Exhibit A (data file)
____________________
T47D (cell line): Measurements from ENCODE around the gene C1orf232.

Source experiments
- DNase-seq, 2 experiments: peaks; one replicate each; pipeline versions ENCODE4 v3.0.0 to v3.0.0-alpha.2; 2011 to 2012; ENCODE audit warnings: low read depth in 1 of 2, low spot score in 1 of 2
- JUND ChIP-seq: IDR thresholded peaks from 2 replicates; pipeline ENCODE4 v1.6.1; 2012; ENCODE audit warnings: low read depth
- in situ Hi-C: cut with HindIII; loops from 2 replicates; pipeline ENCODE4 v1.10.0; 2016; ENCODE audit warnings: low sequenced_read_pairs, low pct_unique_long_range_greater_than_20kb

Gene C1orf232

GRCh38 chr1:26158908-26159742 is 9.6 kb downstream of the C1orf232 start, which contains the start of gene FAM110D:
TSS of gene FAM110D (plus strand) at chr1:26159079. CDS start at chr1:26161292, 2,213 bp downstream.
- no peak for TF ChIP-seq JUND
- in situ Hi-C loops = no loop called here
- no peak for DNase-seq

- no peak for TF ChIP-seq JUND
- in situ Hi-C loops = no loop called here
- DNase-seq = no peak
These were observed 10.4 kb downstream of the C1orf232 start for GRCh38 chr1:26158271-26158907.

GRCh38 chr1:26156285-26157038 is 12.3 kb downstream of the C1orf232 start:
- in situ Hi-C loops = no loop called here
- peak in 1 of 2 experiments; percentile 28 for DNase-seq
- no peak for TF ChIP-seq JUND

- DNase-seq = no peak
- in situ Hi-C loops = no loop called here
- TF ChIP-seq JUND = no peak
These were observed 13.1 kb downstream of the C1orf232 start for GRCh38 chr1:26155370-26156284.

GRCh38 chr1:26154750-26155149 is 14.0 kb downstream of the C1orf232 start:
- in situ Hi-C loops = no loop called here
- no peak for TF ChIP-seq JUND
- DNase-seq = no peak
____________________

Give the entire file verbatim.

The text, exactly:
T47D (cell line): Measurements from ENCODE around the gene C1orf232.

Source experiments
- DNase-seq, 2 experiments: peaks; one replicate each; pipeline versions ENCODE4 v3.0.0 to v3.0.0-alpha.2; 2011 to 2012; ENCODE audit warnings: low read depth in 1 of 2, low spot score in 1 of 2
- JUND ChIP-seq: IDR thresholded peaks from 2 replicates; pipeline ENCODE4 v1.6.1; 2012; ENCODE audit warnings: low read depth
- in situ Hi-C: cut with HindIII; loops from 2 replicates; pipeline ENCODE4 v1.10.0; 2016; ENCODE audit warnings: low sequenced_read_pairs, low pct_unique_long_range_greater_than_20kb

Gene C1orf232

GRCh38 chr1:26158908-26159742 is 9.6 kb downstream of the C1orf232 start, which contains the start of gene FAM110D:
TSS of gene FAM110D (plus strand) at chr1:26159079. CDS start at chr1:26161292, 2,213 bp downstream.
- no peak for TF ChIP-seq JUND
- in situ Hi-C loops = no loop called here
- no peak for DNase-seq

- no peak for TF ChIP-seq JUND
- in situ Hi-C loops = no loop called here
- DNase-seq = no peak
These were observed 10.4 kb downstream of the C1orf232 start for GRCh38 chr1:26158271-26158907.

GRCh38 chr1:26156285-26157038 is 12.3 kb downstream of the C1orf232 start:
- in situ Hi-C loops = no loop called here
- peak in 1 of 2 experiments; percentile 28 for DNase-seq
- no peak for TF ChIP-seq JUND

- DNase-seq = no peak
- in situ Hi-C loops = no loop called here
- TF ChIP-seq JUND = no peak
These were observed 13.1 kb downstream of the C1orf232 start for GRCh38 chr1:26155370-26156284.

GRCh38 chr1:26154750-26155149 is 14.0 kb downstream of the C1orf232 start:
- in situ Hi-C loops = no loop called here
- no peak for TF ChIP-seq JUND
- DNase-seq = no peak